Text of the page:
1020%

46

21

South America

Increase of
610%

46

World3

12

27

32
13

13

38

50

Middle East

21

21

48

AsiaPacific

Increase
of >20%

14

64
38
23

5
33

27

1 Figures

17
35

do not sum to 100%, because of rounding.


survey questions, n varies between 21 and 26.
3Respondents were not required to rationalize their responses about global spending patterns with
their responses about regions.
2For

Source: Oct 2014 McKinsey survey of defense-industry executives

Exhibit 2

of executives believe that their customers will

executives find that their companies efforts

McKinsey
on from
Defense
2014
shift their focus
procuring
systems with the
Defense
survey
highest possible
performance to ones that
Exhibit
of 3
are more 2
affordable.
Nearly all of the respondents

to make their products and services more

named affordability as a top-five issue in

will be able to change their internal processes to

their companies. More than two-thirds of defense

deliver more affordable products.

affordable have been moderately successful, and


about the same amount believe that suppliers

The Middle East is todays most attractive international market;


Brazil has fallen from favor.
Most attractive markets outside respondents
current area of focus, %1

2014, n = 37
2012, n = 20

77

Middle East

52
50

India

67
33

United States

38
33

South Korea

14
23

United Kingdom

10
20

Japan

5
10

Brazil
Indonesia

62
10
0
10

Canada

5
7

China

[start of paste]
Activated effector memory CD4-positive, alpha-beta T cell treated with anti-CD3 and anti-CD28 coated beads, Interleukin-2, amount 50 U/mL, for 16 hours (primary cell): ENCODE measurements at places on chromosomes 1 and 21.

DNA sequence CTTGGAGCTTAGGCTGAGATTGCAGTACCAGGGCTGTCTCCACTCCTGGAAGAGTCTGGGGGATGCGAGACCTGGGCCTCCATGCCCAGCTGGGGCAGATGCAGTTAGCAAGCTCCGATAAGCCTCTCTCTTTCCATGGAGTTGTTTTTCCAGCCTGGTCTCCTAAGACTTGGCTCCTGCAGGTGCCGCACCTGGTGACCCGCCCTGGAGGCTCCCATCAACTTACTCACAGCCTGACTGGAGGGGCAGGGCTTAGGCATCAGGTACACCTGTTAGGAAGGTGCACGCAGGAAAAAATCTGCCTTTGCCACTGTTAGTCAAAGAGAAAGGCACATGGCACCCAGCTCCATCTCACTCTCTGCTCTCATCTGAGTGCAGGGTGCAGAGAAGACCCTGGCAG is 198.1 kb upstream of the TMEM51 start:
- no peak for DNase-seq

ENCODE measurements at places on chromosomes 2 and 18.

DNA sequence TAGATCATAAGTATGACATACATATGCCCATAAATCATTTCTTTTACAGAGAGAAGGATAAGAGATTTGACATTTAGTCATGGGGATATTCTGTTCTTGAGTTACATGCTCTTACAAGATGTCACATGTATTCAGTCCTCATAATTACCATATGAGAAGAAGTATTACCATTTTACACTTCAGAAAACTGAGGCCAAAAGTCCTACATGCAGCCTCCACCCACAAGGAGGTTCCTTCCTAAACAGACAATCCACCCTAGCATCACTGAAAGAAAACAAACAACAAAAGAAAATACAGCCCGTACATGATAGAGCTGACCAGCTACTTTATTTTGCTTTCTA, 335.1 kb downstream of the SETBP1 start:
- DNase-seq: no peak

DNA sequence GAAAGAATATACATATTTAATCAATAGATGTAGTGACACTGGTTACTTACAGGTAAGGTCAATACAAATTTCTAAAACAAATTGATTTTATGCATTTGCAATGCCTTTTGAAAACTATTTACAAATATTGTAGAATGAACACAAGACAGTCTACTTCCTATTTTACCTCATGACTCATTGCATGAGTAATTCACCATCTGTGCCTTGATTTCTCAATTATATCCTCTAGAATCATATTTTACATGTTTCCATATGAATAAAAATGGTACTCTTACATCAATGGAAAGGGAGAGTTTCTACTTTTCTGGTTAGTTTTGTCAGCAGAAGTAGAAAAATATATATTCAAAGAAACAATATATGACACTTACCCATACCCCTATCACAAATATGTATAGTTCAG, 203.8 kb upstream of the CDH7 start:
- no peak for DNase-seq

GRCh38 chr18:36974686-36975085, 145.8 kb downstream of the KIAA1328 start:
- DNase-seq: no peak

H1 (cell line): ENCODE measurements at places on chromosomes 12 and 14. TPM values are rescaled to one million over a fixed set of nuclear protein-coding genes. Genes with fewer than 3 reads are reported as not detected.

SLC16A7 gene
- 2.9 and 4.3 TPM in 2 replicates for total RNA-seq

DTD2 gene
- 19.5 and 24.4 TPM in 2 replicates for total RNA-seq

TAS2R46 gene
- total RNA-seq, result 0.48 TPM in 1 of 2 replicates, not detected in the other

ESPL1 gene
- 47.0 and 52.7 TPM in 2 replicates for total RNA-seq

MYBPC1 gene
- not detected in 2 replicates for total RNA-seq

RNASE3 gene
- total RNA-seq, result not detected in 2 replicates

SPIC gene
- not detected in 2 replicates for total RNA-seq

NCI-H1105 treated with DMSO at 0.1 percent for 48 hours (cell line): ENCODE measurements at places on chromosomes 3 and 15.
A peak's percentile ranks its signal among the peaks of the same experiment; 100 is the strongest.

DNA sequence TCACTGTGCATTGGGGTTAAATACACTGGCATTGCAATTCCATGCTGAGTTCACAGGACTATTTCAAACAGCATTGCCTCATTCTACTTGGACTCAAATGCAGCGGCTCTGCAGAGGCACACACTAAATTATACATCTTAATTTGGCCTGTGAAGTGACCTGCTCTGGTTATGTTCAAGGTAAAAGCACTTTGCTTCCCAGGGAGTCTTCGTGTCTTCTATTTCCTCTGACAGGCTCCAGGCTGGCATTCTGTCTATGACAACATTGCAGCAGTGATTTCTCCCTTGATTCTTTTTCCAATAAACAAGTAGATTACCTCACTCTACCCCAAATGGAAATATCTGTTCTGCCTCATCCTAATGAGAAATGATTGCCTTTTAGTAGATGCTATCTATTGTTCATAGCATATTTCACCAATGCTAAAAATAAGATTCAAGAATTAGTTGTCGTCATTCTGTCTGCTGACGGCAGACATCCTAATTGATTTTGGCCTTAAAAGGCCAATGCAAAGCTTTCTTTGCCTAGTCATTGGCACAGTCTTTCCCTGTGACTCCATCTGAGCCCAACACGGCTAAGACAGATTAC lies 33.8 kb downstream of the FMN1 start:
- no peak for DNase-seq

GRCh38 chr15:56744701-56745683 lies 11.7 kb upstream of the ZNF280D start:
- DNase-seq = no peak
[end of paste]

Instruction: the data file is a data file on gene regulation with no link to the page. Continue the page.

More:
Australia

10
7
0
3

Germany
Russia

1 Respondents

5
0
14

were asked to identify the 3 most attractive markets outside their area of focus.

Source: Dec 2012 and Oct 2014 McKinsey surveys of defense-industry executives

McKinsey on Defense 2014


Defense survey
Exhibit 3 of 3

Exhibit 3

Companies now say cybersecurity has the most


growth potential.
Areas that show high potential for growth, %

2014, n = 37
2012, n = 20

87

Cybersecurity

52
83

Services

75
73

Commercial
aerospace

81

Source: Dec 2012 and Oct 2014 McKinsey surveys of defense-industry executives

Pockets of growth

large shifts in opinion have taken place since

We asked defense leaders about the most attrac-

2012Brazil and Russia are now seen as less

tive new market locations and new lines of

attractive (Exhibit 2).

business within their companies. International


growth is an overwhelming goal (see Inter-

Growth through new lines of business is also

national aspirations: Why international sales may

anticipated (Exhibit 3). But two of the most

not meet defense companies expectations,

prominent are also fraught with uncertainty.

on page 10, for more on international sales and

When asked if their companies were seeking

affordability). All but one executive said their

increased cybersecurity growth in the next three

companies are seeking increased international

years, about nine out of ten executives agreed.

growth in the next one to three years. Major

However, they also identified a long list of chal-

challenges to international growth include

lenges, including market immaturity, a

political risks such as export-control regulations

fragmented customer base, regulatory uncertainty,

and offset requirements, technology-transfer

competition from nondefense players, and

requirements, and intellectual-property issues.

unclear market trends and leaders.